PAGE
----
Do you have anybody read your books and give you reviews before you officially release them? ie. Your partner, children, friends, reviewers you know?
Years ago, I co-founded a critique group with Tarah Scott that we named PC Quill, which formed as a natural spin-off from the creative writing classes I taught at the time.  Even before we formalized the group, its nine original members critiqued each other’s writing, so we were comfortable working together.  I can’t imagine submitting work for publication that hasn’t passed through the rigorous scrutiny of my critique partners.  They assure that the story I’m submitting is the best story possible.  Their questions, criticisms, and suggestions have allowed me to improve phrasing and correct story issues before the reading public sees my work.  I credit my favorable reviews to the hours my partners spent critiquing my drafts.

Do you gift books to readers to do reviews?
I’m involved with some kind of giveaway nearly every month where a reader or readers can win an ebook or print copy of one of my books.  If the winner chooses to review the book, I’m flattered and grateful, but there’s never a stipulation attached that the winner should review the book.  In my opinion, such a stipulation would dampen the thrill of winning.  After all, who needs or wants additional work?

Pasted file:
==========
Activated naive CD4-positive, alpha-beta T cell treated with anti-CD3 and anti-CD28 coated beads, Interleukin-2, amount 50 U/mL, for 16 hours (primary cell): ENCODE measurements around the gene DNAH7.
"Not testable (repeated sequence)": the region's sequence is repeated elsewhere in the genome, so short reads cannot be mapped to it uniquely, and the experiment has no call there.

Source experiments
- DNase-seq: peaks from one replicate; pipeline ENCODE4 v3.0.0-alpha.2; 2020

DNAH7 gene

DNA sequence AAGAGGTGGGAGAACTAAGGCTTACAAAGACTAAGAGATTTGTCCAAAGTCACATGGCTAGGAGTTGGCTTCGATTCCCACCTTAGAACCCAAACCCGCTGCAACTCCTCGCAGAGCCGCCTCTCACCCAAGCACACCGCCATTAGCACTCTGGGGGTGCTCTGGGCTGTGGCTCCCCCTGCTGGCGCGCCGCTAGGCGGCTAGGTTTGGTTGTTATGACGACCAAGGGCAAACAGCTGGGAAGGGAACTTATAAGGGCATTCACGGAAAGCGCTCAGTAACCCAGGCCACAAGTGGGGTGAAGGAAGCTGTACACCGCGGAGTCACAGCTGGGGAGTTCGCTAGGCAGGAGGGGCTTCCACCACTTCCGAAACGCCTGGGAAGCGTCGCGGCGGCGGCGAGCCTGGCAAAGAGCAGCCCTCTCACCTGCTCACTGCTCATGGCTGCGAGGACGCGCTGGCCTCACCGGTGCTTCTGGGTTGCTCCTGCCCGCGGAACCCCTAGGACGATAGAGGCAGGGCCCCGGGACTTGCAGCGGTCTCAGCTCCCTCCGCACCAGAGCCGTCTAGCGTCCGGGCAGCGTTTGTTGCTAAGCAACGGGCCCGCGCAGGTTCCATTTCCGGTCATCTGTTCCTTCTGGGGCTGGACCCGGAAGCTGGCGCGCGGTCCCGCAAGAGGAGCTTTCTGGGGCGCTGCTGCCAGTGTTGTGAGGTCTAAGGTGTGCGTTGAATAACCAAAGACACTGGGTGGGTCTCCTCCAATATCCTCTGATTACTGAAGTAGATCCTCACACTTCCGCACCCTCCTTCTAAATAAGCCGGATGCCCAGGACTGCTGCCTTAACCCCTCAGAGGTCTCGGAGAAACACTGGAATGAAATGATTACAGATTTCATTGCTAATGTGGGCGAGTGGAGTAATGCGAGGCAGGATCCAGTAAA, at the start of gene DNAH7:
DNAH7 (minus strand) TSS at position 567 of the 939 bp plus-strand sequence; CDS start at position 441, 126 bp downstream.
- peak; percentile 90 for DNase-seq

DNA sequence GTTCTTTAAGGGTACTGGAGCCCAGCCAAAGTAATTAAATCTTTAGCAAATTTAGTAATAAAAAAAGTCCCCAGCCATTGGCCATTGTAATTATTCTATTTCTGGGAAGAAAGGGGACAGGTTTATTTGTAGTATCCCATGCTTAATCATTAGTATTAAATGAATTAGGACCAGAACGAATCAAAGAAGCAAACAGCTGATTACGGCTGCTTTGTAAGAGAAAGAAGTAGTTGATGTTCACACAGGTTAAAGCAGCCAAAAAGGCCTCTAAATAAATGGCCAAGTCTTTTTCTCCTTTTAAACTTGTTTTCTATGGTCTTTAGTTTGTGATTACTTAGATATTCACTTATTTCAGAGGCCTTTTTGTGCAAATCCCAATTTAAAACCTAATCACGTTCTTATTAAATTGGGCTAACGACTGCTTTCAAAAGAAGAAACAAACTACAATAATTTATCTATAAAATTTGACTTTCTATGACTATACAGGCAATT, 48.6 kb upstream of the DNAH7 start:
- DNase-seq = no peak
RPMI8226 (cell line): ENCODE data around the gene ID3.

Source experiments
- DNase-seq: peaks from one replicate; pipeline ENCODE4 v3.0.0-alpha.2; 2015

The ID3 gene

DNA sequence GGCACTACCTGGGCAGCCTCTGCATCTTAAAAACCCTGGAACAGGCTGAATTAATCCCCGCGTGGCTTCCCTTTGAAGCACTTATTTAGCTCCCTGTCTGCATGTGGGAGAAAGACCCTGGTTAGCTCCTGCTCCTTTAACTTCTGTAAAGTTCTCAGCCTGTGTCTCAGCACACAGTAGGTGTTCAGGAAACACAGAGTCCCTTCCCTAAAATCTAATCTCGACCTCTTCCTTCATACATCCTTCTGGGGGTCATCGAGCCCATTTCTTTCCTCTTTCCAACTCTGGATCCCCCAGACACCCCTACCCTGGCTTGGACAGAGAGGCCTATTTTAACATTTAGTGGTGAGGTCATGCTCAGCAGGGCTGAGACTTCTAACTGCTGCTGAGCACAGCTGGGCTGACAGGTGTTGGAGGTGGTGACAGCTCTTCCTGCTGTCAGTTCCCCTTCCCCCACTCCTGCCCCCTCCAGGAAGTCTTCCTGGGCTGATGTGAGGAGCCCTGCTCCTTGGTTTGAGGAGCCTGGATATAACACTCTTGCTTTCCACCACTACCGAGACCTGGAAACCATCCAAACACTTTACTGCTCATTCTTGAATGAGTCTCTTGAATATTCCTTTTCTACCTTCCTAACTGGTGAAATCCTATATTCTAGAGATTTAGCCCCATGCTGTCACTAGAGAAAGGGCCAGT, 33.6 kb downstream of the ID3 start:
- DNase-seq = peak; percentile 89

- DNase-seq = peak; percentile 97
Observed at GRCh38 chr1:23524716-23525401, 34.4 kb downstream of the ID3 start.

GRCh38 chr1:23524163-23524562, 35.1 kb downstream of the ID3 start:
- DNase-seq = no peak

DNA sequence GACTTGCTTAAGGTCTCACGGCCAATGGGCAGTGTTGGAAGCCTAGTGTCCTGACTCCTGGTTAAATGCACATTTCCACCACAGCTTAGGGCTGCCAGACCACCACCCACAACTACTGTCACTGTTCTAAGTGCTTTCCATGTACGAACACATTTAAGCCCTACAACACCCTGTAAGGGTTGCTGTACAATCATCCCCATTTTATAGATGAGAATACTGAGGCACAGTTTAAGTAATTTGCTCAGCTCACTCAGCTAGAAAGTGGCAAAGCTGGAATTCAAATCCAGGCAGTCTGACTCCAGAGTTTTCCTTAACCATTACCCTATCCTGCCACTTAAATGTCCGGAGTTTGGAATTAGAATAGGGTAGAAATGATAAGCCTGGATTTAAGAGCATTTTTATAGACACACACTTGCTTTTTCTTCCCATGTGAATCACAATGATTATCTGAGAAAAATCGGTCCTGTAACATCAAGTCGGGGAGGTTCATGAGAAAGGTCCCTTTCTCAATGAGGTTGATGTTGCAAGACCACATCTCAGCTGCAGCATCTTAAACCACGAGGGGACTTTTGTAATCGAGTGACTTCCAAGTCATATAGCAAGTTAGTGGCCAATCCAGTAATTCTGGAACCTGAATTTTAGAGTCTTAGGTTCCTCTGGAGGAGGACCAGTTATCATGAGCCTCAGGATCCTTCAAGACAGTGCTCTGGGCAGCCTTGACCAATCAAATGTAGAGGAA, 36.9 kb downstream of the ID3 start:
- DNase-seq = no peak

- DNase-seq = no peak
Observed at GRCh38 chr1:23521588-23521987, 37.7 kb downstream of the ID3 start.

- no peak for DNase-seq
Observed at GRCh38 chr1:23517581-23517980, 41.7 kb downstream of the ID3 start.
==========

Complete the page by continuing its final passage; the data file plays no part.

Do you read all the reviews of your book/books?
I do.  Reviews are a great learning tool.  They tell me how readers interpret and react to my work.  And because I constantly second-guess myself, reviews tell me whether my gut suspicions are spot on or whether I’m missing a mark.

Would you ever ask a reviewer to change their review if it was not all positive about your book/books?
Never!  I want to learn from a reviewer’s honest reaction to my work.  I don’t write with the intention of appealing to the literary tastes of every reader, so I’m not surprised when a reviewer doesn’t fall in love with one of my stories.  I don’t fall in love with every book I read, so why should reviewers be different?

How do you come up with the Title and Cover Designs for your book/books? Who designed the Cover of your books?
Something in the book, during the writing – a line, a theme – eventually suggests the title to me.  Until that time, I refer to the book by the main character’s name.  Melissa Alvarez at Book Covers Galore designed the cover for Moons’ Kiss by asking me what I imagined being on the cover, and from my answers, she designed several proofs.  I went with the one I fell in love with.  Melissa is a remarkably talented person and designer.

Do you decide on character traits (ie shy, quiet, tomboy girl) before writing the whole book or as you go along?
Pretty much, I know who my characters are by what they have to accomplish in the story, before I begin writing.  Because by the time I begin writing, I know how the story ends.  That ending is the focal point toward which I write.  What I learn about my characters during the writing are the fine details of their lives and personalities.  It’s how strangers transform into acquaintances or friends.  We gain the big, initial impression when we meet them—we learn they’re a dog trainer, or were born in our hometown—and as we spend more and more time with them, we learn the details of their lives, their preferences, their reactions to events around them.